Why DARPA’s new hypersonic cruise missile and advanced scramjet engine could pack such a devastating punch

Oct. 12, 2021
A hypersonic cruise missile offers the hitting power of a cruise missile, with less time for detection, making it harder to deploy air defenses.

WASHINGTON – In September the U.S. Defense Advanced Research Projects Agency (DARPA) demonstrated a hypersonic missile. Released from a plane, the missile briefly fell, and then its powerful engine hurled it forwards, surpassing Mach 5, or five times the speed of sound. Popular Science reports. Continue reading original article

The Military & Aerospace Electronics take:

12 Oct. 2021 -- The missile, called the Hypersonic Air-breathing Weapon Concept (HAWC), is a type of middle child between slower cruise missiles and much faster ballistic missiles.

The HAWC is propelled by a scramjet, or supersonic combustion ramjet, an engine that compresses incoming air, mixes with its hydrocarbon fuel, and then ignites that fast-moving airflow mixture. A hypersonic missile like the HAWC could hit a target without any warhead on board, as the sheer calculus of force times mass is enough to do the same damage as a slower explosive-filled warhead.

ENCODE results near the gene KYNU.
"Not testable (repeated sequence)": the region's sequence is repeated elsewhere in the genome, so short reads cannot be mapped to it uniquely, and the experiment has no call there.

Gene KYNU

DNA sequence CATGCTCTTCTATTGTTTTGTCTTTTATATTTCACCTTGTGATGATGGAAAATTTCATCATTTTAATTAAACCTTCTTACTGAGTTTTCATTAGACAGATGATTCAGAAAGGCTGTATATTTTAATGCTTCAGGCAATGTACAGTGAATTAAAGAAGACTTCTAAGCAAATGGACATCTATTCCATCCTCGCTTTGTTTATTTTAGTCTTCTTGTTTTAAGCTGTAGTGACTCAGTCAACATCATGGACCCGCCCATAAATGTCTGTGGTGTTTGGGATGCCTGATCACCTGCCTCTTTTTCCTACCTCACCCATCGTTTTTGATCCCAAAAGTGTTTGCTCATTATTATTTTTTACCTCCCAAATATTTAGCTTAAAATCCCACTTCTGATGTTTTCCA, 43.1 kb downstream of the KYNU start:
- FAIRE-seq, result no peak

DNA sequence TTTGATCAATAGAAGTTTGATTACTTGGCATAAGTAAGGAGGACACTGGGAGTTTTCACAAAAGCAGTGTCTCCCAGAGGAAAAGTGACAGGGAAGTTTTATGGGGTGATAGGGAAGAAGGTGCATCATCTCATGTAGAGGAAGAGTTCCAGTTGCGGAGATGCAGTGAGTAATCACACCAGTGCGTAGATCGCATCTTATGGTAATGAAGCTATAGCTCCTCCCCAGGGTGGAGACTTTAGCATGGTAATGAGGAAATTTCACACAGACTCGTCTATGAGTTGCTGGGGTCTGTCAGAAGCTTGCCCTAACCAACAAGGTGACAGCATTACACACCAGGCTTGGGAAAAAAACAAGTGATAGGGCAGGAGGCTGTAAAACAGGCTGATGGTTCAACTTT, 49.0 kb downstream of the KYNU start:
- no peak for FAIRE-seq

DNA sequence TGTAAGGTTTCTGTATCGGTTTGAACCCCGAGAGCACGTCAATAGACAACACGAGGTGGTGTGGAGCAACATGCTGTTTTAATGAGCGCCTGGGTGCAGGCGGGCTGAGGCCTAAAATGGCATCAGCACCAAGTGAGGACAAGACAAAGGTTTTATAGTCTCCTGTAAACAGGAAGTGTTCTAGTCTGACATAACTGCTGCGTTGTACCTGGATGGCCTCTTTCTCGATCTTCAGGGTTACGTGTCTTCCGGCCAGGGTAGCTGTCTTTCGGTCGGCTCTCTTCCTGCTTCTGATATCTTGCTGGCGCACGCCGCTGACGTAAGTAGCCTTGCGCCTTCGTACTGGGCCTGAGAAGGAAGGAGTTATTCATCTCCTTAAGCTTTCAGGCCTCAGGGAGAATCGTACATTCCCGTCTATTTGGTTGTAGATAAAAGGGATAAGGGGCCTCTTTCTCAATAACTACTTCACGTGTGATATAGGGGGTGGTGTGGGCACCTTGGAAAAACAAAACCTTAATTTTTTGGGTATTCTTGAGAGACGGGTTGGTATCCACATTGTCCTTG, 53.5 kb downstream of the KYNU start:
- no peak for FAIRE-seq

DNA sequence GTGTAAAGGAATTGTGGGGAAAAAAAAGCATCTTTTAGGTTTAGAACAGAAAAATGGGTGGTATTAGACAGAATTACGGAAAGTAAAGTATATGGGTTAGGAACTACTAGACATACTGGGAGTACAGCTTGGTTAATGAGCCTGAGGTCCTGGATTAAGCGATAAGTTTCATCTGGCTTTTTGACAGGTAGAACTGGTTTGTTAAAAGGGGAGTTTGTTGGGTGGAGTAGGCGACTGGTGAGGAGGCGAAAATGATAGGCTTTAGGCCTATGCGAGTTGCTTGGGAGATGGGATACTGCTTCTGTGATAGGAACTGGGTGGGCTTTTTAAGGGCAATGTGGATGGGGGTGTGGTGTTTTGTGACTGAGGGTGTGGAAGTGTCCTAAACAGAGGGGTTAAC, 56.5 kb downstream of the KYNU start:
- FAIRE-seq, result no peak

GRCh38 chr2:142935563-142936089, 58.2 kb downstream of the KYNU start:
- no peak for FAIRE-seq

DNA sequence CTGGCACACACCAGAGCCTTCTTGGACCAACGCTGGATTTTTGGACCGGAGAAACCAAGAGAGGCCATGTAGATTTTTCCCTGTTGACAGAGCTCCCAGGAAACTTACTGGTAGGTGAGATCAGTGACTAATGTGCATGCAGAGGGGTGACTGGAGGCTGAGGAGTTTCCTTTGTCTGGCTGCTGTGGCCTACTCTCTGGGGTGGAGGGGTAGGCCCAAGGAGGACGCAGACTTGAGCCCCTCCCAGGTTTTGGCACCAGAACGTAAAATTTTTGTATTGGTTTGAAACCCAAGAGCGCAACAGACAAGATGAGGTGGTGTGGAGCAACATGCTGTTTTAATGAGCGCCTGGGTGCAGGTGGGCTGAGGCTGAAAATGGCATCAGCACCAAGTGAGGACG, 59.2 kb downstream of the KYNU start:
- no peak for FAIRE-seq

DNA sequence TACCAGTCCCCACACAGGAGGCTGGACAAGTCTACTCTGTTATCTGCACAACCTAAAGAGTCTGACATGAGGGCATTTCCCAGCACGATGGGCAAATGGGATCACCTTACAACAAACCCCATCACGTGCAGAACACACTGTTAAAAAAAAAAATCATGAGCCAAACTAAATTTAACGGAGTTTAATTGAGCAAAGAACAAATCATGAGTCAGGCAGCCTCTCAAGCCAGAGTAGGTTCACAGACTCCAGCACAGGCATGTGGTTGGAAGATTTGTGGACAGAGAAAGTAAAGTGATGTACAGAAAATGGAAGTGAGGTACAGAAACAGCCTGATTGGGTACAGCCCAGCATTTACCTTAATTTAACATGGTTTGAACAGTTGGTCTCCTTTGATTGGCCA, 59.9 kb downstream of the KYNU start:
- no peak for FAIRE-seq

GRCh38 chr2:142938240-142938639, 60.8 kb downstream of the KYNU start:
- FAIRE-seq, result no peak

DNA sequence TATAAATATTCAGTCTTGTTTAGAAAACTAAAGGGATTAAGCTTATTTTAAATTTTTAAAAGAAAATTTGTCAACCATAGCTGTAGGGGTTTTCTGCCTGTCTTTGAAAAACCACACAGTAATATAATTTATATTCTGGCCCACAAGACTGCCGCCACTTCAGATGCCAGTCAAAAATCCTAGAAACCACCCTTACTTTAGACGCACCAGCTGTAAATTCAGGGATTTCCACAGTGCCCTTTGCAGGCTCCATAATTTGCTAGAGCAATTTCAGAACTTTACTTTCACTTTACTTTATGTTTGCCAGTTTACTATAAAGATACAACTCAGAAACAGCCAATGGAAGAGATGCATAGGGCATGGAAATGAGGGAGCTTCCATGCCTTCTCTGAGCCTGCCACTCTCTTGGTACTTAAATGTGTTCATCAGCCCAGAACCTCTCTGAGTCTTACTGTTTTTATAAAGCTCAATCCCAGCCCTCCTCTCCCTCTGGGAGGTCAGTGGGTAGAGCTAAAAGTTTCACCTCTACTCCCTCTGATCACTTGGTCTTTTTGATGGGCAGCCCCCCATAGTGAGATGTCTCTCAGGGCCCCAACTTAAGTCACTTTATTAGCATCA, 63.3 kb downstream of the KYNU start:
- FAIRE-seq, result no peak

Understanding the HAWC specifically, and hypersonic weapons more generally, means understanding the differences and different uses of existing cruise missiles, the ballistic missile, and new hypersonic weapons.

Related: The emerging world of hypersonic weapons technology

Related: Meeting SWaP needs for electronics and sensors for hypersonic flight

Related: Russian navy set to test Zircon hypersonic anti-ship missile next year to attack targets at Mach-8 speeds

John Keller, chief editor
Military & Aerospace Electronics

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